But even if retailers reduce isolation times, schools and daycare centers can have longer quarantine times for exposed families, which puts working parents in a bind.

Updated

Jan. 11, 2022, 6:15 p.m. ET

Macy’s Ms. Luick said she felt the guide was aimed at “constantly trying to get people to work,” and she didn’t feel safer.

Although Omicron is spreading faster than other varieties, employers have shown unwillingness to reintroduce previous precautionary measures or raise wages, said Kevin Schneider, treasurer of a United Food and Commercial Workers unit in the Denver area.

Like many retailers, Kroger has not made any dangerous goods payments nationwide since the early stages of the pandemic, despite the union negotiating their reinstatement. The chain has also stopped measures such as controlling how many customers are allowed in stores at the same time. The union is calling for armed guards at all of its branches in the Denver area as incidents of violence increase.

“The company says it will provide workers with a safe environment in which to do their work,” said Mr. Schneider. “We don’t think so.”

In a statement, a Kroger spokeswoman said: “We have been managing the Covid-19 pandemic for almost two years, and in line with our values, the safety of our employees and customers remains our top priority.”

The company added that every frontline employee received up to $ 1,760 in extra salary to “reward and recognize them for their efforts during the pandemic.”

Some workers have reached another breaking point. In Jacksonville, Florida, an Apple Store employee staged a brief strike on Christmas Eve to protest labor conditions after witnessing a customer spit on his coworker. Dozens of people in other stores also attended.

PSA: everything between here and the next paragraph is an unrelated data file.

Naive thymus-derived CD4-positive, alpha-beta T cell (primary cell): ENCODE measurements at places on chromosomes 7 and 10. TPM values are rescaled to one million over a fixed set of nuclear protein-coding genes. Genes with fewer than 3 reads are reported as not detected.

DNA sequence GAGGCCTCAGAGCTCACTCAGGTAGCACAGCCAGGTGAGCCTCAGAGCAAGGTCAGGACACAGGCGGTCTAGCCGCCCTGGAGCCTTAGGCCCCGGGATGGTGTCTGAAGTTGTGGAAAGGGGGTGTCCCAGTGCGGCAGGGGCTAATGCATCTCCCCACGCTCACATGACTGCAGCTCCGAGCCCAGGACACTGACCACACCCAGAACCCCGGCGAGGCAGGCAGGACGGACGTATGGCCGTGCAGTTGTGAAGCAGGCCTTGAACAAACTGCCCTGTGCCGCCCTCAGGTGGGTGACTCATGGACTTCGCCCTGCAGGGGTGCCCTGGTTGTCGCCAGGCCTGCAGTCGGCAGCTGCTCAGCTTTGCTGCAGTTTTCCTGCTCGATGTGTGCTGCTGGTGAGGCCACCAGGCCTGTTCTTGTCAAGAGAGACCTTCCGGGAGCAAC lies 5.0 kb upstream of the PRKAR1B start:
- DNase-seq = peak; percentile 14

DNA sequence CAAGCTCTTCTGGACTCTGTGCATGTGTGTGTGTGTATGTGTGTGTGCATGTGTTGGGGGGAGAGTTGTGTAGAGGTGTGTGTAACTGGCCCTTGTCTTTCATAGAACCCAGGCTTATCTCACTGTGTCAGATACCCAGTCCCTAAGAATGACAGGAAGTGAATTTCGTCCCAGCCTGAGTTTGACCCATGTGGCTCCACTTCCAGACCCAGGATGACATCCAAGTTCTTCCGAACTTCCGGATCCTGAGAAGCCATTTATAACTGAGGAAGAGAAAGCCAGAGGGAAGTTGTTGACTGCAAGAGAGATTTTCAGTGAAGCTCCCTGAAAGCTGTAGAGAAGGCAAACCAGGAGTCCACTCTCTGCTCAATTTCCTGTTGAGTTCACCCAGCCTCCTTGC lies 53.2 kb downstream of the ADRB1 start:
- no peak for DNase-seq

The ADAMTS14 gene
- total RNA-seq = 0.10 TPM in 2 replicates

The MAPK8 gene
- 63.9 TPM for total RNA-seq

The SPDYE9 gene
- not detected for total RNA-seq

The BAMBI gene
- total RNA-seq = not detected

“That was my last straw,” said Daryl Sherman II, who organized the strike. “Something had to be done.”

In some cases the municipalities have intervened to get workers to pay for dangerous goods. In Seattle, Kroger had to pay an additional $ 4 an hour to grocery store employees like Mr. Dancy due to local law.

In general, staff shortages have shed new light on a potential vaccine or testing mandate from the Biden government that large retailers have resisted. The fear of losing employees seems to be great right now.

While retail initially led the Christmas rush for opposition to such rules, more recently it has drawn attention to the burden of testing unvaccinated workers. Following oral arguments in the case on Friday, the Conservative majority in the Supreme Court expressed skepticism about the legal power of the Biden government to require large employers to require workers to be vaccinated.

The National Retail Federation, a major industry lobby group, said in a statement last week that it “continues to believe that OSHA has exceeded its authority in proclaiming its vaccine mandate.” The group estimated that the order would require 20 million tests per week nationwide, based on external data on unvaccinated workers, and that “such testing capacity is not currently available”.

When the top executives of Mr. Waugh’s Stop & Shop business began asking employees if they were vaccinated in preparation for the upcoming federal vaccination regulations, many expressed concern about the request to disclose this information.

“It was worrying to see so many people in despair,” he said, although all staff adhered to it.

Ms. Luick of Macy’s near Seattle said she has worked with several vocal opponents of the Covid-19 vaccines and believed that at least some of her colleagues would step down if asked to provide vaccination status or evidence of negative tests .

Still, Macy’s was one of the big employers who started asking their employees about their vaccination status last week before the Supreme Court hearing on Friday, saying that evidence of negative tests may be required as of February 16.

“Our primary focus at this stage is preparing our members for a potential mandate to ensure they have the information and tools they need to manage their workforce and meet the needs of their customers,” said Brian Dodge , President of the Retail Industry Leaders Association, which includes companies like Macy’s, Target, Home Depot, Gap, and Walmart.

As seasonal Covid-19 increases become the norm, unions and companies are looking for consistent guidelines. Jim Araby, director of strategic campaigns for the Northern California Food and Commerce Workers Union, said the retail industry needs to provide more sustainable support to sick workers.

For example, a trust fund jointly managed by the union and several employers could no longer offer Covid-related sick days for union members.

“We have to start treating this as endemic,” said Mr Araby. “And find out which structural problems we have to bring up in order to deal with them.”

Kellen Browning contributed to the coverage.